To test whether the increased incidence of disease in males [4][6] was due to microbial factors influencing host susceptibility or to an ineffective male immune response we evaluated a subset of 28 clinical Cn strains for a variety of virulence factor phenotypes as well as how these isolates interacted with macrophages isolated from human male and female donors. Strains isolated from female AIDS patients had significantly slower growth in YPD and significantly higher levels of GXM release than strains isolated from male AIDS patients. These data are supported by the literature, which show that estrogen inhibited growth of Cn in vitro [9]. Also, Cn strains that grow slowly produce larger capsules [30] and Cn cells with larger capsules release more GXM [31]. This data was somewhat counter-intuitive since GXM has been shown to have multiple effects on the host immune response including inhibition of phagocytosis [32], [33], interference with antigen presentation [34], [35] and induction of pro-inflammatory cytokines [36][39], among others [40] that would suggest that strains with increased GXM release should be more pathogenic. A possible explanation is the female immune environment selects for Cn strains with slower doubling times. Thus, the female immune response would be able to cope with the infection and sequester the GXM released with little damage to the host. It is conceivable that the difference of 22 minutes in doubling time in vitro between strains isolated from females and strains isolated from males is biologically significant as Cn can fully replicate its DNA or undergo mitosis in 18 minutes [41]. Our data shows the existence of biological differences between Cn strains isolated from males and females.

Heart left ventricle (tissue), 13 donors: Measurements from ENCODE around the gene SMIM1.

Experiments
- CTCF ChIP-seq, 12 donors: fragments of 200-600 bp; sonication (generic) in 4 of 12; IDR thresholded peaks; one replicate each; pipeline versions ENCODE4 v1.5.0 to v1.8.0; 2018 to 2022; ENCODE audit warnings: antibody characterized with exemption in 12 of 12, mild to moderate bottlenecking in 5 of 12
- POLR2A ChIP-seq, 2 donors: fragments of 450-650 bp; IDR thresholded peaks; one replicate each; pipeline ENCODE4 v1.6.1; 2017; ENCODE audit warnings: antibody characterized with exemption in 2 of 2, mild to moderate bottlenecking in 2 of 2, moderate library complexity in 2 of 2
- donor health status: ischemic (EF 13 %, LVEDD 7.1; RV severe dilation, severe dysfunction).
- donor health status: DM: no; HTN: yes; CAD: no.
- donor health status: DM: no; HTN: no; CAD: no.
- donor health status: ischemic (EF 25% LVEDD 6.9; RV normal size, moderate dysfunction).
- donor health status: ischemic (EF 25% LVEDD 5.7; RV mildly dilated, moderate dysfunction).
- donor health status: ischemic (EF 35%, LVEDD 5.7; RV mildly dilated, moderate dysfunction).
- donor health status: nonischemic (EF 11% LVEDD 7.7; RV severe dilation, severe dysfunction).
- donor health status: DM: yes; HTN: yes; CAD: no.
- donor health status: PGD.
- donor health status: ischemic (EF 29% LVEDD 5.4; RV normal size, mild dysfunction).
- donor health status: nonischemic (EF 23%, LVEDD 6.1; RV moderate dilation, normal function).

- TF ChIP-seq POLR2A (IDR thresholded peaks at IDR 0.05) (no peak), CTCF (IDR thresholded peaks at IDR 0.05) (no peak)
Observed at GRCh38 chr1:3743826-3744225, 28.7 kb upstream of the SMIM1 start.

To determine if these phenotypic differences were due to differences in exposure to steroid hormones, we added physiological levels of 17-β-estradiol or testosterone to the clinical isolates and retested for differences in virulence factor phenotypes. The addition of testosterone significantly increased the release of GXM from both a laboratory strain and strains isolated from males. Interestingly, when we included all 28 strains in the analysis, there was only a trend for increased GXM release with the addition of testosterone (p = 0.059, data not shown), suggesting that strains isolated from females release less GXM with the addition of testosterone. Since estrogen does not induce GXM release, only strains that have a higher “native” GXM release will be virulent in females. Testosterone does not induce further GXM release in these strains as they are already near an upper limit of expression. Thus, “weaker” Cn strains may be more virulent in males, because testosterone will increase GXM release, increasing virulence. This suggests that Cn recovered from humans has been differentially selected by the different gender immune environments and that that there is an interaction of Cn with testosterone, but not 17-β-estradiol. These data support recent studies that suggest both the strain and the host contribute to the outcome of Cn pathogenesis in humans [1], [2].